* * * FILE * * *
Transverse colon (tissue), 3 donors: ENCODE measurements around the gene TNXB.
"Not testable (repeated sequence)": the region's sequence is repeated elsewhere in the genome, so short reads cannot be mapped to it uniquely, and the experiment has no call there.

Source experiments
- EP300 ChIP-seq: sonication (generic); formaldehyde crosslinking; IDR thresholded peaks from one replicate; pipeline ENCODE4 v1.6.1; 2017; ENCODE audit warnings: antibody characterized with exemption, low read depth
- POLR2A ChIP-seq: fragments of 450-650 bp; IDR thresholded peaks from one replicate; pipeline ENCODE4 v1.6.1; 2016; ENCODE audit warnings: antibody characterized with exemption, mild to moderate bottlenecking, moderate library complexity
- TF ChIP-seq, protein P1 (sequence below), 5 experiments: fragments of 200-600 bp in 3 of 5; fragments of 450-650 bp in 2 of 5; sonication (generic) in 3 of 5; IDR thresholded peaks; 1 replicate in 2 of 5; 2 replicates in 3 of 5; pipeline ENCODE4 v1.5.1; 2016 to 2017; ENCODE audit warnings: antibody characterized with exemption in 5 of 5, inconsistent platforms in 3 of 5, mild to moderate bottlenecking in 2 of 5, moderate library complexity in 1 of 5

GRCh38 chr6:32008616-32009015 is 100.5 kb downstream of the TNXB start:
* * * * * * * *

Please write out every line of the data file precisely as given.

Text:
Transverse colon (tissue), 3 donors: ENCODE measurements around the gene TNXB.
"Not testable (repeated sequence)": the region's sequence is repeated elsewhere in the genome, so short reads cannot be mapped to it uniquely, and the experiment has no call there.

Source experiments
- EP300 ChIP-seq: sonication (generic); formaldehyde crosslinking; IDR thresholded peaks from one replicate; pipeline ENCODE4 v1.6.1; 2017; ENCODE audit warnings: antibody characterized with exemption, low read depth
- POLR2A ChIP-seq: fragments of 450-650 bp; IDR thresholded peaks from one replicate; pipeline ENCODE4 v1.6.1; 2016; ENCODE audit warnings: antibody characterized with exemption, mild to moderate bottlenecking, moderate library complexity
- TF ChIP-seq, protein P1 (sequence below), 5 experiments: fragments of 200-600 bp in 3 of 5; fragments of 450-650 bp in 2 of 5; sonication (generic) in 3 of 5; IDR thresholded peaks; 1 replicate in 2 of 5; 2 replicates in 3 of 5; pipeline ENCODE4 v1.5.1; 2016 to 2017; ENCODE audit warnings: antibody characterized with exemption in 5 of 5, inconsistent platforms in 3 of 5, mild to moderate bottlenecking in 2 of 5, moderate library complexity in 1 of 5

GRCh38 chr6:32008616-32009015 is 100.5 kb downstream of the TNXB start: